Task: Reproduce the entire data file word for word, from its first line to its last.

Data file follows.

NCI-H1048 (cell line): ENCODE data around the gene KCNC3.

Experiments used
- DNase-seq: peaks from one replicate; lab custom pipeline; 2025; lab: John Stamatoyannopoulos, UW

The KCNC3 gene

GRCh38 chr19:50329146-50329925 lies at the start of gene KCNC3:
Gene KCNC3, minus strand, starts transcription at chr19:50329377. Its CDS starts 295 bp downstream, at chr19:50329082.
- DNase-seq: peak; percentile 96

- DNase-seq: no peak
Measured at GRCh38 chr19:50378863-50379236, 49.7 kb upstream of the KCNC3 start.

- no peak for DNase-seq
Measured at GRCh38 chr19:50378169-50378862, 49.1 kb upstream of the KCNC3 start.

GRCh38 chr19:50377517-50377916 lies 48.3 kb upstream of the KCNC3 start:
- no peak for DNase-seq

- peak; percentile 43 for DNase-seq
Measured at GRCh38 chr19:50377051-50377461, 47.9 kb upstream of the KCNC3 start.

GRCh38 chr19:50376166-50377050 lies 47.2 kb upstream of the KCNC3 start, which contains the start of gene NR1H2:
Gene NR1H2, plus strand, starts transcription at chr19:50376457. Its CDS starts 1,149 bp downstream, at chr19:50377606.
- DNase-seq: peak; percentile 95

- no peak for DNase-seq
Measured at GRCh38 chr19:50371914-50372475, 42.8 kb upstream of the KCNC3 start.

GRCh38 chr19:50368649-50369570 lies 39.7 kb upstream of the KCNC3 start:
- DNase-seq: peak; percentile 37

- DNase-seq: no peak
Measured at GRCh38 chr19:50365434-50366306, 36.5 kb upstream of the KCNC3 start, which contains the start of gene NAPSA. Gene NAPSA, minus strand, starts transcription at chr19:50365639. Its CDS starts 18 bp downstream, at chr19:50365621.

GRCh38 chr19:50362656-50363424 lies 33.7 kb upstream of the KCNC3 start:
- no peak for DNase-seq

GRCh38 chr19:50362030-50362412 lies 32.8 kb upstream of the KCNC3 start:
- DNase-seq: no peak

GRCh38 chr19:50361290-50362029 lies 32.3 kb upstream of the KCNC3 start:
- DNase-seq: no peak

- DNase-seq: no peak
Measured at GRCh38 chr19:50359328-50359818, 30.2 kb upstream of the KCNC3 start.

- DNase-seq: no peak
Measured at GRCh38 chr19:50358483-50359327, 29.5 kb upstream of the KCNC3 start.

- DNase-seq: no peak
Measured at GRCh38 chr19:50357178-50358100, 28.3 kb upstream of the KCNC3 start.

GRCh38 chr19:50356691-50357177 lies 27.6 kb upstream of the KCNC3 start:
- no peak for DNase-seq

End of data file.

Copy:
NCI-H1048 (cell line): ENCODE data around the gene KCNC3.

Experiments used
- DNase-seq: peaks from one replicate; lab custom pipeline; 2025; lab: John Stamatoyannopoulos, UW

The KCNC3 gene

GRCh38 chr19:50329146-50329925 lies at the start of gene KCNC3:
Gene KCNC3, minus strand, starts transcription at chr19:50329377. Its CDS starts 295 bp downstream, at chr19:50329082.
- DNase-seq: peak; percentile 96

- DNase-seq: no peak
Measured at GRCh38 chr19:50378863-50379236, 49.7 kb upstream of the KCNC3 start.

- no peak for DNase-seq
Measured at GRCh38 chr19:50378169-50378862, 49.1 kb upstream of the KCNC3 start.

GRCh38 chr19:50377517-50377916 lies 48.3 kb upstream of the KCNC3 start:
- no peak for DNase-seq

- peak; percentile 43 for DNase-seq
Measured at GRCh38 chr19:50377051-50377461, 47.9 kb upstream of the KCNC3 start.

GRCh38 chr19:50376166-50377050 lies 47.2 kb upstream of the KCNC3 start, which contains the start of gene NR1H2:
Gene NR1H2, plus strand, starts transcription at chr19:50376457. Its CDS starts 1,149 bp downstream, at chr19:50377606.
- DNase-seq: peak; percentile 95

- no peak for DNase-seq
Measured at GRCh38 chr19:50371914-50372475, 42.8 kb upstream of the KCNC3 start.

GRCh38 chr19:50368649-50369570 lies 39.7 kb upstream of the KCNC3 start:
- DNase-seq: peak; percentile 37

- DNase-seq: no peak
Measured at GRCh38 chr19:50365434-50366306, 36.5 kb upstream of the KCNC3 start, which contains the start of gene NAPSA. Gene NAPSA, minus strand, starts transcription at chr19:50365639. Its CDS starts 18 bp downstream, at chr19:50365621.

GRCh38 chr19:50362656-50363424 lies 33.7 kb upstream of the KCNC3 start:
- no peak for DNase-seq

GRCh38 chr19:50362030-50362412 lies 32.8 kb upstream of the KCNC3 start:
- DNase-seq: no peak

GRCh38 chr19:50361290-50362029 lies 32.3 kb upstream of the KCNC3 start:
- DNase-seq: no peak

- DNase-seq: no peak
Measured at GRCh38 chr19:50359328-50359818, 30.2 kb upstream of the KCNC3 start.

- DNase-seq: no peak
Measured at GRCh38 chr19:50358483-50359327, 29.5 kb upstream of the KCNC3 start.

- DNase-seq: no peak
Measured at GRCh38 chr19:50357178-50358100, 28.3 kb upstream of the KCNC3 start.

GRCh38 chr19:50356691-50357177 lies 27.6 kb upstream of the KCNC3 start:
- no peak for DNase-seq